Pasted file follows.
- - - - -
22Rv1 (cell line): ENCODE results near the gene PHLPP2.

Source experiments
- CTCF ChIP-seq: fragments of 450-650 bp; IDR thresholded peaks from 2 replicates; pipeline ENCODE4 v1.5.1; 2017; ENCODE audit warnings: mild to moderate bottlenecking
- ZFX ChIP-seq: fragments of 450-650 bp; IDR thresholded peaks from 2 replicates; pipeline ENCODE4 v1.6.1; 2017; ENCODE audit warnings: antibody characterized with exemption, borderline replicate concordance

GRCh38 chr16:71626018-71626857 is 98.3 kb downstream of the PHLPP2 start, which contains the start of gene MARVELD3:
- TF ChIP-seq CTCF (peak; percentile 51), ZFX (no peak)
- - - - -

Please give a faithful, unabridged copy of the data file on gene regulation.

22Rv1 (cell line): ENCODE results near the gene PHLPP2.

Source experiments
- CTCF ChIP-seq: fragments of 450-650 bp; IDR thresholded peaks from 2 replicates; pipeline ENCODE4 v1.5.1; 2017; ENCODE audit warnings: mild to moderate bottlenecking
- ZFX ChIP-seq: fragments of 450-650 bp; IDR thresholded peaks from 2 replicates; pipeline ENCODE4 v1.6.1; 2017; ENCODE audit warnings: antibody characterized with exemption, borderline replicate concordance

GRCh38 chr16:71626018-71626857 is 98.3 kb downstream of the PHLPP2 start, which contains the start of gene MARVELD3:
- TF ChIP-seq CTCF (peak; percentile 51), ZFX (no peak)